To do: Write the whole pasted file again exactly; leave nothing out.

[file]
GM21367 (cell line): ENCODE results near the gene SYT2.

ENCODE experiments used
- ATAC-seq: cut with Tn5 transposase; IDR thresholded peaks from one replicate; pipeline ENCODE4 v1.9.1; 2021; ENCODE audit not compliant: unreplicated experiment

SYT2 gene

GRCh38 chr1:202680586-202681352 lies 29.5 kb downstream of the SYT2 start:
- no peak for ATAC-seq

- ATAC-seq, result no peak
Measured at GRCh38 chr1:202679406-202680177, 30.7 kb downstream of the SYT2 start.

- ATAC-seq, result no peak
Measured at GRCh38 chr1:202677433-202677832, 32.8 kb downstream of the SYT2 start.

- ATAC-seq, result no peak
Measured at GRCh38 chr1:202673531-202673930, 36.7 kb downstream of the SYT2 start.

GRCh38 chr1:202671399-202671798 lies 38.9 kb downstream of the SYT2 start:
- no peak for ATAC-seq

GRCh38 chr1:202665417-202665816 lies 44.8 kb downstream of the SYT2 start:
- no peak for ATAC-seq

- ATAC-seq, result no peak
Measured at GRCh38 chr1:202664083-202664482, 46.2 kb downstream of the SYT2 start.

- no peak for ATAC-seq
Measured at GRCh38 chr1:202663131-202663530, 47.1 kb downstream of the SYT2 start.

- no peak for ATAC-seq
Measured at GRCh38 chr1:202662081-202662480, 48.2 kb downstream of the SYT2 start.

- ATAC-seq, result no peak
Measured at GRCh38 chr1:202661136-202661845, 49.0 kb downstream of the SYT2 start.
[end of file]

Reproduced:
GM21367 (cell line): ENCODE results near the gene SYT2.

ENCODE experiments used
- ATAC-seq: cut with Tn5 transposase; IDR thresholded peaks from one replicate; pipeline ENCODE4 v1.9.1; 2021; ENCODE audit not compliant: unreplicated experiment

SYT2 gene

GRCh38 chr1:202680586-202681352 lies 29.5 kb downstream of the SYT2 start:
- no peak for ATAC-seq

- ATAC-seq, result no peak
Measured at GRCh38 chr1:202679406-202680177, 30.7 kb downstream of the SYT2 start.

- ATAC-seq, result no peak
Measured at GRCh38 chr1:202677433-202677832, 32.8 kb downstream of the SYT2 start.

- ATAC-seq, result no peak
Measured at GRCh38 chr1:202673531-202673930, 36.7 kb downstream of the SYT2 start.

GRCh38 chr1:202671399-202671798 lies 38.9 kb downstream of the SYT2 start:
- no peak for ATAC-seq

GRCh38 chr1:202665417-202665816 lies 44.8 kb downstream of the SYT2 start:
- no peak for ATAC-seq

- ATAC-seq, result no peak
Measured at GRCh38 chr1:202664083-202664482, 46.2 kb downstream of the SYT2 start.

- no peak for ATAC-seq
Measured at GRCh38 chr1:202663131-202663530, 47.1 kb downstream of the SYT2 start.

- no peak for ATAC-seq
Measured at GRCh38 chr1:202662081-202662480, 48.2 kb downstream of the SYT2 start.

- ATAC-seq, result no peak
Measured at GRCh38 chr1:202661136-202661845, 49.0 kb downstream of the SYT2 start.